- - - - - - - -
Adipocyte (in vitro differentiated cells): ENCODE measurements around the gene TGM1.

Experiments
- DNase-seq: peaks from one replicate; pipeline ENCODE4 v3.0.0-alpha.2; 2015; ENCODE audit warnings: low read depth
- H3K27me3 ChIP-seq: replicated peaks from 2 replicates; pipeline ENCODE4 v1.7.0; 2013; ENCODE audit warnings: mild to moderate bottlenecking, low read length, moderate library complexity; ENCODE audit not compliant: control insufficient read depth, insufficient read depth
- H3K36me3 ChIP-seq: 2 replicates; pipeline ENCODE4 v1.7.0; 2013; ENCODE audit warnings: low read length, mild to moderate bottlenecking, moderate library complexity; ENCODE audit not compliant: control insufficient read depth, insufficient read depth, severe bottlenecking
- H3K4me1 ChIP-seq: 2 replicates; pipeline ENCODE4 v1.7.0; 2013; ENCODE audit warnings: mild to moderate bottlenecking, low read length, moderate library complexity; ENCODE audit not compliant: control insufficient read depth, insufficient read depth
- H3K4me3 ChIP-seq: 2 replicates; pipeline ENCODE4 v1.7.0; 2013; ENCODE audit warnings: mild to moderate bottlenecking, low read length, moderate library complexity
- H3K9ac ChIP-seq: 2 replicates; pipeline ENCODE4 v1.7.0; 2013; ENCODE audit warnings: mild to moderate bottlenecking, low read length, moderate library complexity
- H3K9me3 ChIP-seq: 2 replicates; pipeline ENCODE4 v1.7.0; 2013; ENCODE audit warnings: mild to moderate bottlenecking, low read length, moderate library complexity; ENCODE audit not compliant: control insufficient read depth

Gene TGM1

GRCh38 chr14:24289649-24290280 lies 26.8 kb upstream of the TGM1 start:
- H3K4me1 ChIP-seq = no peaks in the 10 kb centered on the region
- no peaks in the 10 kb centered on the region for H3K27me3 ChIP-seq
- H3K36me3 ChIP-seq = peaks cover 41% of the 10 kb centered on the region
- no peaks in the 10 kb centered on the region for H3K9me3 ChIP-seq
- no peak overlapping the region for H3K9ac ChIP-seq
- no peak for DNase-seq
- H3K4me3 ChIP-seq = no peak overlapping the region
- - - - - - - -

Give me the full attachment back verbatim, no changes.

Adipocyte (in vitro differentiated cells): ENCODE measurements around the gene TGM1.

Experiments
- DNase-seq: peaks from one replicate; pipeline ENCODE4 v3.0.0-alpha.2; 2015; ENCODE audit warnings: low read depth
- H3K27me3 ChIP-seq: replicated peaks from 2 replicates; pipeline ENCODE4 v1.7.0; 2013; ENCODE audit warnings: mild to moderate bottlenecking, low read length, moderate library complexity; ENCODE audit not compliant: control insufficient read depth, insufficient read depth
- H3K36me3 ChIP-seq: 2 replicates; pipeline ENCODE4 v1.7.0; 2013; ENCODE audit warnings: low read length, mild to moderate bottlenecking, moderate library complexity; ENCODE audit not compliant: control insufficient read depth, insufficient read depth, severe bottlenecking
- H3K4me1 ChIP-seq: 2 replicates; pipeline ENCODE4 v1.7.0; 2013; ENCODE audit warnings: mild to moderate bottlenecking, low read length, moderate library complexity; ENCODE audit not compliant: control insufficient read depth, insufficient read depth
- H3K4me3 ChIP-seq: 2 replicates; pipeline ENCODE4 v1.7.0; 2013; ENCODE audit warnings: mild to moderate bottlenecking, low read length, moderate library complexity
- H3K9ac ChIP-seq: 2 replicates; pipeline ENCODE4 v1.7.0; 2013; ENCODE audit warnings: mild to moderate bottlenecking, low read length, moderate library complexity
- H3K9me3 ChIP-seq: 2 replicates; pipeline ENCODE4 v1.7.0; 2013; ENCODE audit warnings: mild to moderate bottlenecking, low read length, moderate library complexity; ENCODE audit not compliant: control insufficient read depth

Gene TGM1

GRCh38 chr14:24289649-24290280 lies 26.8 kb upstream of the TGM1 start:
- H3K4me1 ChIP-seq = no peaks in the 10 kb centered on the region
- no peaks in the 10 kb centered on the region for H3K27me3 ChIP-seq
- H3K36me3 ChIP-seq = peaks cover 41% of the 10 kb centered on the region
- no peaks in the 10 kb centered on the region for H3K9me3 ChIP-seq
- no peak overlapping the region for H3K9ac ChIP-seq
- no peak for DNase-seq
- H3K4me3 ChIP-seq = no peak overlapping the region